J. D. Brooks: Creative Non-Fiction: Nov 2021

Southern Legitimacy Statement: I’m a 7th generation Georgian born in Atlanta as the 3rd great grandson of a Confederate veteran. I was the first in my line to break a 153 year old tradition of staying in the peach state. I’ve been a Braves fan since before the miraculous 1991 season, and I can’t turn down biscuits and gravy even if I’m on a diet. Despite spending time living in D.C., Nebraska, the United Kingdom, and Colorado, I still occasionally pronounce “pair of pants” like “par of paints.” If Smokey and the Bandit is on television, I will cancel appointments and hold all calls. ¯\_(ツ)_/¯

A Sign of Good Taste

A day after President Lincoln died from his injuries by an assassin’s gun, John and the rest of the Confederates in his Georgia State Guard battalion, 3rd Cavalry, prepared for the defense of Columbus, Georgia. Though unaware of the news from nearly eight hundred miles to the north of Lincoln’s death, John and most southerners saw the writing on the wall in the spring of 1865. For them, the war for southern independence was coming to an end. Robert E. Lee had surrendered at Appomattox just the week before, sending the Army of Northern Virginia, the largest fighting force on the side of rebellion, home in defeat. John, a 33-year-old Lieutenant Colonel at the time, would have been aware of the losing battle upon which he was about to embark against an overwhelming Union army. In fact, the Battle of Columbus would be called the “closing conflict of the war.” 

Born in Knoxville, Georgia in 1831, John was no simple farm boy. With a strong talent for chemistry, he attended a medical college in Georgia, earning his degree at only nineteen years of age. He practiced regular old-fashioned medicine, some surgery, and even did a stint as a pharmacist before war broke out.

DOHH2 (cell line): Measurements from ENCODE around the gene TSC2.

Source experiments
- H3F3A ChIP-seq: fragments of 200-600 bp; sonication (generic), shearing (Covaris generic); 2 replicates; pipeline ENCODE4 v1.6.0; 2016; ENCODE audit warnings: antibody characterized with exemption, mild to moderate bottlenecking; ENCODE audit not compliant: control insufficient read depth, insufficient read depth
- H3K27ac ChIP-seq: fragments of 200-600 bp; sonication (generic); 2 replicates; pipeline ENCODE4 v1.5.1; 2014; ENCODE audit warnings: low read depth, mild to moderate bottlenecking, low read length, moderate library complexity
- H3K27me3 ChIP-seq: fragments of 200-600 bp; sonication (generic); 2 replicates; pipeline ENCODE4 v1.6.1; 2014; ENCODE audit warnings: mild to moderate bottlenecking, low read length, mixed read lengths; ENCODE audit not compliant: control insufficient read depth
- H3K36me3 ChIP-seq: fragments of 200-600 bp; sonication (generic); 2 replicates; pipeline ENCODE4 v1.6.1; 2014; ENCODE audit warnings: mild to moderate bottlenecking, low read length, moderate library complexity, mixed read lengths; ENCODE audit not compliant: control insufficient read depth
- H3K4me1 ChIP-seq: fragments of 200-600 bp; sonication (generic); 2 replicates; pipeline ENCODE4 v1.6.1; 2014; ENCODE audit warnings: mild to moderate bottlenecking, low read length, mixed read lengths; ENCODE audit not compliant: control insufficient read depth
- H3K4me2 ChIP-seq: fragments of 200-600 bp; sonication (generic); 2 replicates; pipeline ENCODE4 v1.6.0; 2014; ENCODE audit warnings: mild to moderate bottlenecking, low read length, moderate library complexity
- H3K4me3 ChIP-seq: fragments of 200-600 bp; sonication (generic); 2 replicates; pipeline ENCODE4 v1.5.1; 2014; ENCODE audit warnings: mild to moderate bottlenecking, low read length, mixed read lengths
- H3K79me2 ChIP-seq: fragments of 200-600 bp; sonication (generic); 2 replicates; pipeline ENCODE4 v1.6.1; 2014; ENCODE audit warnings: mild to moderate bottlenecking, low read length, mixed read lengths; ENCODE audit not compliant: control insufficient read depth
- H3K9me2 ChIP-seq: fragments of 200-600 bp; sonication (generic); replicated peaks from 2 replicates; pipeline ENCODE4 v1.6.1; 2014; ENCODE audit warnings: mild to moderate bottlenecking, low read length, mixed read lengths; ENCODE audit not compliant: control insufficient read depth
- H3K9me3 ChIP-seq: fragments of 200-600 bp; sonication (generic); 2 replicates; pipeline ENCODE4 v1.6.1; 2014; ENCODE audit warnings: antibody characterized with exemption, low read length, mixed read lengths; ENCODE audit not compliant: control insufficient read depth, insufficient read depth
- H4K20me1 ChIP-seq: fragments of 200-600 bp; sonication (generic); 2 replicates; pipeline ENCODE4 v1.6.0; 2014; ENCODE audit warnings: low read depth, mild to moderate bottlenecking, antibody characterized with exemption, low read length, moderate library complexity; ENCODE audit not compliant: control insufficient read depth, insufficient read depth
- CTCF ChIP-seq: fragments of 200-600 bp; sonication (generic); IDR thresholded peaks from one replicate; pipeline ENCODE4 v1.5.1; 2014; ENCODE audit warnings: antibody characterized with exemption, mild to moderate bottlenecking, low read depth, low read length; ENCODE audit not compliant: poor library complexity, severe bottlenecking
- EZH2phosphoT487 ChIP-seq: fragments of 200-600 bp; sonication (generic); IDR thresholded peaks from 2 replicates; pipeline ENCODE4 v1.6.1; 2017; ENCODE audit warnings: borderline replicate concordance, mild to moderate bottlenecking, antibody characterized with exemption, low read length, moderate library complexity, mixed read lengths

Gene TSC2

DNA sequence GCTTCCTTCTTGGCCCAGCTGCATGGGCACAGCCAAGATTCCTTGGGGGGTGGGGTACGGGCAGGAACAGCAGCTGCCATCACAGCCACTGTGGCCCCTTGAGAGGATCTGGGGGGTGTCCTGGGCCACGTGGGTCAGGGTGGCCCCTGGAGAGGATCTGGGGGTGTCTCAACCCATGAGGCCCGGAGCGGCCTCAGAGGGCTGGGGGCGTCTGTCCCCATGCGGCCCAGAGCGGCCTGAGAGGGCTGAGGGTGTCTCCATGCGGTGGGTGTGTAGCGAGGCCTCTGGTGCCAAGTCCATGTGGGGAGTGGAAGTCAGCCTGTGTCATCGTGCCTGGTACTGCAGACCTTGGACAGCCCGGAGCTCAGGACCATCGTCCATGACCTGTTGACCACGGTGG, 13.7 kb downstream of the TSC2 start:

With news of Union General James Wilson’s troops marching east from Montgomery, Alabama towards the manufacturing district of Columbus, John, under the command of Confederate General Howell Cobb, got to work fortifying the city’s defenses. Two major bridges crossed the Chattahoochee River to the city’s west, which served as the main traffic routes. The Confederate army focused most of their efforts there. On Easter Sunday, April 16th, 1865, as thirteen thousand Union cavalrymen armed with repeaters moved in on Girard, Georgia, a small town just to the south of Columbus, the Yankees had initially thought they’d already won the day without firing a shot. The Dillingham Street Bridge sat quiet and empty of any Rebel forces, so the Union troops began to walk across to claim the town. Fortunately for the Federal troops, their men noticed a trap early enough to retreat, just as the bridge went up in flames. 

Now focusing on the remaining structure, the heavily defended 14th Street Bridge, the Union army began their attack at around 9 o’clock in the evening. John and his men were involved in heavy fighting there. Most of the remaining Confederates in this fight were reservists and not battle-hardened veterans like the Union soldiers fighting for the bridge. It was in this intense battle, which ended in another Union victory and essentially finished the Civil War, that John received a serious saber wound to his chest. Although he survived, he would require the use of morphine to ease his pain.